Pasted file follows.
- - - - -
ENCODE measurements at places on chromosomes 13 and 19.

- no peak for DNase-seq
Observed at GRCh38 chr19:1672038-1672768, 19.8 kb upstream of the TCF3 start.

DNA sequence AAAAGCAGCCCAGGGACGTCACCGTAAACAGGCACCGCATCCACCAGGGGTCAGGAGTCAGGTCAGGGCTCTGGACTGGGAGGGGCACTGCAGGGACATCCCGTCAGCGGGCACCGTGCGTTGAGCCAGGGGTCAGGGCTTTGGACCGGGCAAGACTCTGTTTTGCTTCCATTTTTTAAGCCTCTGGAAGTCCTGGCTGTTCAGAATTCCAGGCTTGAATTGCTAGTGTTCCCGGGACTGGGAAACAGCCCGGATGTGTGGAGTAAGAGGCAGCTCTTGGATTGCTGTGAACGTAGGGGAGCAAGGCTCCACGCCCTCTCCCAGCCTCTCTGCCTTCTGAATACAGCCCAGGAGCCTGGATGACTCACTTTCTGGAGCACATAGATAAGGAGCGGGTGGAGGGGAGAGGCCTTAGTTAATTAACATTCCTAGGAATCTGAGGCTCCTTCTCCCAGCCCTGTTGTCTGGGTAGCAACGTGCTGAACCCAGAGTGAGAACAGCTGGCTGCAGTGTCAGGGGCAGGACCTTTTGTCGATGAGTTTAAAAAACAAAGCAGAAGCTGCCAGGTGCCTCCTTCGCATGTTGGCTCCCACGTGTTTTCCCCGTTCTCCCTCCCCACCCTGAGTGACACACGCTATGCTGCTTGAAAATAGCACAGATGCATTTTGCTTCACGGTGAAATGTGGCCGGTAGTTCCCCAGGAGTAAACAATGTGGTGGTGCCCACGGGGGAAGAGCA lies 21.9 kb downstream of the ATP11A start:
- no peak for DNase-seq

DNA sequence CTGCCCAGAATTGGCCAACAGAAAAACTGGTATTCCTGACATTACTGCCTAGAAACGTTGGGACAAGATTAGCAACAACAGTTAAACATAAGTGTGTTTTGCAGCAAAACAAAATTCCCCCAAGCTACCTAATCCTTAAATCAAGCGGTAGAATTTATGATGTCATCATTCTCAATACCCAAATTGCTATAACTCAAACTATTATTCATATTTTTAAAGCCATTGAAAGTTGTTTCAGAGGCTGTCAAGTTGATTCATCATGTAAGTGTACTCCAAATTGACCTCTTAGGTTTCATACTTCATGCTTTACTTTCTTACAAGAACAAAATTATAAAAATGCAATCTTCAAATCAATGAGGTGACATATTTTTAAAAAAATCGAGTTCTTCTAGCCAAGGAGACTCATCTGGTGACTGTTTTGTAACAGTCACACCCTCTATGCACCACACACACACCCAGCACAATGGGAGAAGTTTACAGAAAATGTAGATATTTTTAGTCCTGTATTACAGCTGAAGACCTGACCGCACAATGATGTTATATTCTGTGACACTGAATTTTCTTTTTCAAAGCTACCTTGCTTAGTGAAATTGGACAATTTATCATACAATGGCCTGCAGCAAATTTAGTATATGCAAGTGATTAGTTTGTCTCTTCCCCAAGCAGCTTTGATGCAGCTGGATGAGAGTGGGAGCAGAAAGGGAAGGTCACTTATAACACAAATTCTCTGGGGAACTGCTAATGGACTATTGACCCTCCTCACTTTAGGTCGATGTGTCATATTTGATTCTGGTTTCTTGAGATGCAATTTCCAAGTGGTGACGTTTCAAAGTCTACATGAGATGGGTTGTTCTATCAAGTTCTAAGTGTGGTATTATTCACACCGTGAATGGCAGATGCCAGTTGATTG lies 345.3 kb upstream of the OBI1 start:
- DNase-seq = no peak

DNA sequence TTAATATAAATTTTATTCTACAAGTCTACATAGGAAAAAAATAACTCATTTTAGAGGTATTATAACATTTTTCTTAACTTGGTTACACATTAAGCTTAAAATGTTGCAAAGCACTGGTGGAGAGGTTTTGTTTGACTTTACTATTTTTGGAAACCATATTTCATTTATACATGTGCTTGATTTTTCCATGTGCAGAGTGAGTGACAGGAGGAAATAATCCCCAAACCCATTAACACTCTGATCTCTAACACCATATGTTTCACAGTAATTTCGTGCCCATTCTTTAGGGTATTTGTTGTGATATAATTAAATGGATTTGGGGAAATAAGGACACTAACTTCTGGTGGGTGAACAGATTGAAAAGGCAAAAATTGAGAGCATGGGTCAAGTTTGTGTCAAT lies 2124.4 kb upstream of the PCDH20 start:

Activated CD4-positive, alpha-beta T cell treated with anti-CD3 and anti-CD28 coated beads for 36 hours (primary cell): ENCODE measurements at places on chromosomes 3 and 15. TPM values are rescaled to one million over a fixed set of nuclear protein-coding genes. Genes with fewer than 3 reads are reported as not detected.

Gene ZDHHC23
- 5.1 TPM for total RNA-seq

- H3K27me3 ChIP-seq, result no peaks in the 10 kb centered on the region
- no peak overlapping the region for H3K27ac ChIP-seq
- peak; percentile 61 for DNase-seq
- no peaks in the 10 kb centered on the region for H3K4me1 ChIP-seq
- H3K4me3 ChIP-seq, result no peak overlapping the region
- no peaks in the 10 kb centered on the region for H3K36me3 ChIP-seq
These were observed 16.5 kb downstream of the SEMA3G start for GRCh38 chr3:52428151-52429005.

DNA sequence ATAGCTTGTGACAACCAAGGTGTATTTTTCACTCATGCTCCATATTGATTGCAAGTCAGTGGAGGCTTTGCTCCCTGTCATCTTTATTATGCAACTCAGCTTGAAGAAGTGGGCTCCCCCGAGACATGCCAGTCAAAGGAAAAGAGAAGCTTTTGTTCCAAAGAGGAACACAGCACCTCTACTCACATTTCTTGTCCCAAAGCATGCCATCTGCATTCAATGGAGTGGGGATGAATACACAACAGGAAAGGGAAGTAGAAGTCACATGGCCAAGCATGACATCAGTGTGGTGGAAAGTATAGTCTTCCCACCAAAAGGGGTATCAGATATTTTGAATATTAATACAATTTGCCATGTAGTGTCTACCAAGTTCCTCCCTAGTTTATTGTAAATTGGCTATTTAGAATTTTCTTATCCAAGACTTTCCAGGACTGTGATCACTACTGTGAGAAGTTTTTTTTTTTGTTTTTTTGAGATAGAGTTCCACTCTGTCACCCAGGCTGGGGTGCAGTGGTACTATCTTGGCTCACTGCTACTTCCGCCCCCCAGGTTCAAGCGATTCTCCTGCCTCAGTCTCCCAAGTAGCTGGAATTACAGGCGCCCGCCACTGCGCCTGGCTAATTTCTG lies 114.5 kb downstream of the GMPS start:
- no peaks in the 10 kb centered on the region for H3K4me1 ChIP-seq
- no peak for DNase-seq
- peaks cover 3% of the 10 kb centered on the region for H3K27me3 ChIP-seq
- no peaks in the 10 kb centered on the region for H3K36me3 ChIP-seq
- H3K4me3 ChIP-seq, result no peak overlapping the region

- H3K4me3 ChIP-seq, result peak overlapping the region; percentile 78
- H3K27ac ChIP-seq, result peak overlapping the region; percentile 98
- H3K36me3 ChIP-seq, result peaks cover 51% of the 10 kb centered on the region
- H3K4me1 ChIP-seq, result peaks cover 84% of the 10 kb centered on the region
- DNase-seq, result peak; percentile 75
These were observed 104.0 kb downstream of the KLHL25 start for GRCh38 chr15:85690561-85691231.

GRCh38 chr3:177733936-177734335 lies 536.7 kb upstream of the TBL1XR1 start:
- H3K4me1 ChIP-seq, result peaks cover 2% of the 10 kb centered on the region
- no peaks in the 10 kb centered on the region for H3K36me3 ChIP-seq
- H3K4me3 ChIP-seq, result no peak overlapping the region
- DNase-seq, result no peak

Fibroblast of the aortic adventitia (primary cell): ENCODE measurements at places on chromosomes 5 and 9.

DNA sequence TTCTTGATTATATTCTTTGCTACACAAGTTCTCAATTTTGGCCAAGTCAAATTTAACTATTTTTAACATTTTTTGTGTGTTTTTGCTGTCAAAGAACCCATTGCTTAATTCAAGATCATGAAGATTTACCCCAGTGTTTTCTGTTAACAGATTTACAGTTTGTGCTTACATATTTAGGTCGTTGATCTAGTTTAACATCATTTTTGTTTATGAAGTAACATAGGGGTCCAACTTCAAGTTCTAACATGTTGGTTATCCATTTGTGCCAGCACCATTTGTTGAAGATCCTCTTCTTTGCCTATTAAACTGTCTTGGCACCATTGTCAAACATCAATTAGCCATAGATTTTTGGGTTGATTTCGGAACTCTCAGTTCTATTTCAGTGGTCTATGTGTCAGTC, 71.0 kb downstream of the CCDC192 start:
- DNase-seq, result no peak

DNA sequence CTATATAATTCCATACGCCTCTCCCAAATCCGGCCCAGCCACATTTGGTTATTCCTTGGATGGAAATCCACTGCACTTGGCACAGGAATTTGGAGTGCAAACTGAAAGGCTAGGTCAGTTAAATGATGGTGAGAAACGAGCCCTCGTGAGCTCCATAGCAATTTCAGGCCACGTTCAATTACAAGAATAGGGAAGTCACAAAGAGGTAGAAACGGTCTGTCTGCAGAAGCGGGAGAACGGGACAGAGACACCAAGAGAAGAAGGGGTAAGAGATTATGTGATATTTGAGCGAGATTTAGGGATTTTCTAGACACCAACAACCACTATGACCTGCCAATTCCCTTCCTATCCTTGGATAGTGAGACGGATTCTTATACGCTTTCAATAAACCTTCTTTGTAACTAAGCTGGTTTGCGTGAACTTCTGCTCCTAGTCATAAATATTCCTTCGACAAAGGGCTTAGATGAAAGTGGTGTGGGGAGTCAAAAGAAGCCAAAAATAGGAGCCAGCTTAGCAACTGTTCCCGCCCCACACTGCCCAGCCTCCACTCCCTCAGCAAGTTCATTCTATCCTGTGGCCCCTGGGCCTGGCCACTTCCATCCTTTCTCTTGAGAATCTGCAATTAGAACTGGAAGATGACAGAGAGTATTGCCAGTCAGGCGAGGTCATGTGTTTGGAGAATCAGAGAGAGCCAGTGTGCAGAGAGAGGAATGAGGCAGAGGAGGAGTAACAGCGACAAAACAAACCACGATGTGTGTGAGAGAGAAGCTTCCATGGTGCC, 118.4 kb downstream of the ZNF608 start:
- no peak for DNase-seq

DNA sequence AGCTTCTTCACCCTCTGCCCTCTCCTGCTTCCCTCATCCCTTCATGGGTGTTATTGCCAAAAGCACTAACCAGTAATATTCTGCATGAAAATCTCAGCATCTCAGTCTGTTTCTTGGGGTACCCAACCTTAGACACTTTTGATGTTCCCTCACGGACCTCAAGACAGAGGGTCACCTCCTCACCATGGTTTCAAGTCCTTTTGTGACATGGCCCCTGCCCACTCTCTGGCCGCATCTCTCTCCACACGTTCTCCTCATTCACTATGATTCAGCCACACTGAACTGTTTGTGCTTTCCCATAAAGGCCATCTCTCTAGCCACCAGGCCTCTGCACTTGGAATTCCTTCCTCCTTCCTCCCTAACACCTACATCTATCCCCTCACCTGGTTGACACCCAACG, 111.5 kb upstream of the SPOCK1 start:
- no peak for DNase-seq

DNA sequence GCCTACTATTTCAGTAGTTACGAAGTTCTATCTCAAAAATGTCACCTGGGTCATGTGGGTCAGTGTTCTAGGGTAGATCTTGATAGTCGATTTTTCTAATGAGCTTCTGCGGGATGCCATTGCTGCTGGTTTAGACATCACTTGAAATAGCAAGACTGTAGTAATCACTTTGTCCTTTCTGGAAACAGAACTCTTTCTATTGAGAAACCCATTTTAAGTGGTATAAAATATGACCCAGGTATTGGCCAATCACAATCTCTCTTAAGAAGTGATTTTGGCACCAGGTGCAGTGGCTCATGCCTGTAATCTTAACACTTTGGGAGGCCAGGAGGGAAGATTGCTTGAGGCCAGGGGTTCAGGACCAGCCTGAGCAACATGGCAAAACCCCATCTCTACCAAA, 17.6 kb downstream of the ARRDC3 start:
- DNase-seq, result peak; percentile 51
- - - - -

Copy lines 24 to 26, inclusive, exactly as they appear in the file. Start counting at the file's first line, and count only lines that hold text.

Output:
- H3K4me3 ChIP-seq, result no peak overlapping the region

- H3K4me3 ChIP-seq, result peak overlapping the region; percentile 78
- H3K27ac ChIP-seq, result peak overlapping the region; percentile 98